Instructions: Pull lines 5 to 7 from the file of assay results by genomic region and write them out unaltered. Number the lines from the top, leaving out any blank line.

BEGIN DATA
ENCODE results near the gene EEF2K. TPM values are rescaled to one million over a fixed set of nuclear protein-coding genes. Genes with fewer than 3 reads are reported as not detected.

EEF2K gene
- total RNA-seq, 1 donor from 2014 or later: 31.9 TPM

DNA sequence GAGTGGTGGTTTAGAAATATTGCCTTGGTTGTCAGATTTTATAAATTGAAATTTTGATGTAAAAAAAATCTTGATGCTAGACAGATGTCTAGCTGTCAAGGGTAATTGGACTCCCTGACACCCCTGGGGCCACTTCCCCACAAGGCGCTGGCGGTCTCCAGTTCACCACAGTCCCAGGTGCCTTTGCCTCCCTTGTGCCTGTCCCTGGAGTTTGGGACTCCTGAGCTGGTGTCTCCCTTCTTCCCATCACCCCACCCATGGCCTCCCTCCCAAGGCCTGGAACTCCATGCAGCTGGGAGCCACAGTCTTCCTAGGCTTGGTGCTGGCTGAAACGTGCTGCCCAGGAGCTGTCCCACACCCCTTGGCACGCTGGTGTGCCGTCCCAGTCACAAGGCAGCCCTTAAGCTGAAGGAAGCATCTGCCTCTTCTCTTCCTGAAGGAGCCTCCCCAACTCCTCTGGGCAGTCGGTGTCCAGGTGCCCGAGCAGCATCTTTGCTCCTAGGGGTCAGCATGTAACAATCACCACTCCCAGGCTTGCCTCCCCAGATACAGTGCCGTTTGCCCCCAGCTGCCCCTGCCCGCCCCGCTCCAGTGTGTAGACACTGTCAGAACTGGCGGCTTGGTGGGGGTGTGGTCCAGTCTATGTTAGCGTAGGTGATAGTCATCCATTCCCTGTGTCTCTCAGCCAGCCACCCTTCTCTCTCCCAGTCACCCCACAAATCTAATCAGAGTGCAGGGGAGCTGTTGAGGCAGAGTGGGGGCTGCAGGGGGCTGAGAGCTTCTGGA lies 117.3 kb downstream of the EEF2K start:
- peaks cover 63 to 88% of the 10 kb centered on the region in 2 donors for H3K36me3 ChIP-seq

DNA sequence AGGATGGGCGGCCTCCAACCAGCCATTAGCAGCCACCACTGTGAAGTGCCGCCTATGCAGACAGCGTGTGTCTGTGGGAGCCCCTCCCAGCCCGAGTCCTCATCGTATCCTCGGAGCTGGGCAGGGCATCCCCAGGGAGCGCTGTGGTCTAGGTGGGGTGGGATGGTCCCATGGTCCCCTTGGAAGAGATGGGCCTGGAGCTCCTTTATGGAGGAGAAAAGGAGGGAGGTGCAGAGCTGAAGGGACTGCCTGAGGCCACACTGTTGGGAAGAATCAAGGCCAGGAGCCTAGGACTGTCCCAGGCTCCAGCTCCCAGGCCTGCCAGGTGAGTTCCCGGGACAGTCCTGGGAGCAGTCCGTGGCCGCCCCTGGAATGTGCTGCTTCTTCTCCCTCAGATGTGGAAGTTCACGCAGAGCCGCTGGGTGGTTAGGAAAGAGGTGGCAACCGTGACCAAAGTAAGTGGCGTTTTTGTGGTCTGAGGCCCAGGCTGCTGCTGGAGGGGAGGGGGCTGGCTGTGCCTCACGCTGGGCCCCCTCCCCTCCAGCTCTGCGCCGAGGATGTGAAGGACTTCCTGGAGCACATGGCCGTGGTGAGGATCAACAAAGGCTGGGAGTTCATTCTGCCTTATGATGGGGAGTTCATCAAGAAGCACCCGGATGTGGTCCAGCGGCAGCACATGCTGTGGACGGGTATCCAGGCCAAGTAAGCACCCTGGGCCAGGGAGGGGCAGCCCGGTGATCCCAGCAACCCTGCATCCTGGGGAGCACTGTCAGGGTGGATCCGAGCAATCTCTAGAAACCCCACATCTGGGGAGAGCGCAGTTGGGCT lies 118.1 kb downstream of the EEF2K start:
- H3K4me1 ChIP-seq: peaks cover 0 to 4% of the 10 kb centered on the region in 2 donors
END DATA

- peaks cover 63 to 88% of the 10 kb centered on the region in 2 donors for H3K36me3 ChIP-seq

DNA sequence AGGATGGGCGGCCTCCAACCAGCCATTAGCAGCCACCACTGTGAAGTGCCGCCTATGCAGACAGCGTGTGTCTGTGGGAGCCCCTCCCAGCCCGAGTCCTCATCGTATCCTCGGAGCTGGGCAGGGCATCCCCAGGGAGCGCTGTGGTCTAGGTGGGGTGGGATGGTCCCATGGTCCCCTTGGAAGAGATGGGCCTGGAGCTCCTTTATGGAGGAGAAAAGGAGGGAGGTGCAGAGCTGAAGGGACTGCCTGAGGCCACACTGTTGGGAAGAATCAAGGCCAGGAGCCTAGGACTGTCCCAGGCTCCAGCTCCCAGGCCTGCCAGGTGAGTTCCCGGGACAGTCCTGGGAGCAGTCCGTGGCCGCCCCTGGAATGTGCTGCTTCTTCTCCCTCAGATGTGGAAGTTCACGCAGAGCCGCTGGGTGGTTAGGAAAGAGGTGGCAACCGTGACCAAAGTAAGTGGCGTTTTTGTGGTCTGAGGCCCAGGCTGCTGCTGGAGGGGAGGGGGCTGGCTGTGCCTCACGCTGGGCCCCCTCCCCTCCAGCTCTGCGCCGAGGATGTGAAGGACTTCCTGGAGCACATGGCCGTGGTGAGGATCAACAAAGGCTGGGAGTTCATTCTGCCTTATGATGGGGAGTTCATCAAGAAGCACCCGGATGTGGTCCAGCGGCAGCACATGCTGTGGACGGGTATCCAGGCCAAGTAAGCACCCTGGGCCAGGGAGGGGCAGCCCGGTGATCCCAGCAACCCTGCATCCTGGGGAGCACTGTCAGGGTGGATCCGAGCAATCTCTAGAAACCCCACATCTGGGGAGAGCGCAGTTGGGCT lies 118.1 kb downstream of the EEF2K start:
- H3K4me1 ChIP-seq: peaks cover 0 to 4% of the 10 kb centered on the region in 2 donors